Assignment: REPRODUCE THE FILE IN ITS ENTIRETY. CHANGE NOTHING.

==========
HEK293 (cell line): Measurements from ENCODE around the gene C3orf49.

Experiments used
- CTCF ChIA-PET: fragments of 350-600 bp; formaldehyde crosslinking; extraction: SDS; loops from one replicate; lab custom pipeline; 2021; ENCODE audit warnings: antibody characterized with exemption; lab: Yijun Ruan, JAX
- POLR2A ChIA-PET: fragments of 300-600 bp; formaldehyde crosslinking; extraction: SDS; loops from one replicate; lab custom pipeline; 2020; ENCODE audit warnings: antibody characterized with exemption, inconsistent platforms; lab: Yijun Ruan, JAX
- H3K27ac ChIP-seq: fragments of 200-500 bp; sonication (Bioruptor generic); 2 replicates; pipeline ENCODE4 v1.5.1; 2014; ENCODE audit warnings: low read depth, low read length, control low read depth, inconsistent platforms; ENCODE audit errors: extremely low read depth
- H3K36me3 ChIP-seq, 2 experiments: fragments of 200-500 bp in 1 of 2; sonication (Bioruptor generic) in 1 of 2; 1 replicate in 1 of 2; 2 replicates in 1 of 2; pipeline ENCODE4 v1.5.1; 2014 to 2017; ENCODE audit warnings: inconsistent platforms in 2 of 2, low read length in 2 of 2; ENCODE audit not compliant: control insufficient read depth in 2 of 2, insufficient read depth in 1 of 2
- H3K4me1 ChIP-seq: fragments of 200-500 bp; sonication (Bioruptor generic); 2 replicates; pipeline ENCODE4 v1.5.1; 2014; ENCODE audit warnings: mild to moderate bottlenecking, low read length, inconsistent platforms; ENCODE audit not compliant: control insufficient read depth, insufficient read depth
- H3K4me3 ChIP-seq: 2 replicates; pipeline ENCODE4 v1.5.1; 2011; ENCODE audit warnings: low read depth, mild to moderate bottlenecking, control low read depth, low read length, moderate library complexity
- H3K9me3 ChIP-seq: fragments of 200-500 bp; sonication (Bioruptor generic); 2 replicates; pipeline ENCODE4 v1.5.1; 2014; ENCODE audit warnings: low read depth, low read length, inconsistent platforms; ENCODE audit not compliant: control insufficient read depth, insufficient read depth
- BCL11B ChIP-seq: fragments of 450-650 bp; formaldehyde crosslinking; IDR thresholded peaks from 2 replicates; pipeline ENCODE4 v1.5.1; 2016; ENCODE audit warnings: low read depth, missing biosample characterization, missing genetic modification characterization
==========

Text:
HEK293 (cell line): Measurements from ENCODE around the gene C3orf49.

Experiments used
- CTCF ChIA-PET: fragments of 350-600 bp; formaldehyde crosslinking; extraction: SDS; loops from one replicate; lab custom pipeline; 2021; ENCODE audit warnings: antibody characterized with exemption; lab: Yijun Ruan, JAX
- POLR2A ChIA-PET: fragments of 300-600 bp; formaldehyde crosslinking; extraction: SDS; loops from one replicate; lab custom pipeline; 2020; ENCODE audit warnings: antibody characterized with exemption, inconsistent platforms; lab: Yijun Ruan, JAX
- H3K27ac ChIP-seq: fragments of 200-500 bp; sonication (Bioruptor generic); 2 replicates; pipeline ENCODE4 v1.5.1; 2014; ENCODE audit warnings: low read depth, low read length, control low read depth, inconsistent platforms; ENCODE audit errors: extremely low read depth
- H3K36me3 ChIP-seq, 2 experiments: fragments of 200-500 bp in 1 of 2; sonication (Bioruptor generic) in 1 of 2; 1 replicate in 1 of 2; 2 replicates in 1 of 2; pipeline ENCODE4 v1.5.1; 2014 to 2017; ENCODE audit warnings: inconsistent platforms in 2 of 2, low read length in 2 of 2; ENCODE audit not compliant: control insufficient read depth in 2 of 2, insufficient read depth in 1 of 2
- H3K4me1 ChIP-seq: fragments of 200-500 bp; sonication (Bioruptor generic); 2 replicates; pipeline ENCODE4 v1.5.1; 2014; ENCODE audit warnings: mild to moderate bottlenecking, low read length, inconsistent platforms; ENCODE audit not compliant: control insufficient read depth, insufficient read depth
- H3K4me3 ChIP-seq: 2 replicates; pipeline ENCODE4 v1.5.1; 2011; ENCODE audit warnings: low read depth, mild to moderate bottlenecking, control low read depth, low read length, moderate library complexity
- H3K9me3 ChIP-seq: fragments of 200-500 bp; sonication (Bioruptor generic); 2 replicates; pipeline ENCODE4 v1.5.1; 2014; ENCODE audit warnings: low read depth, low read length, inconsistent platforms; ENCODE audit not compliant: control insufficient read depth, insufficient read depth
- BCL11B ChIP-seq: fragments of 450-650 bp; formaldehyde crosslinking; IDR thresholded peaks from 2 replicates; pipeline ENCODE4 v1.5.1; 2016; ENCODE audit warnings: low read depth, missing biosample characterization, missing genetic modification characterization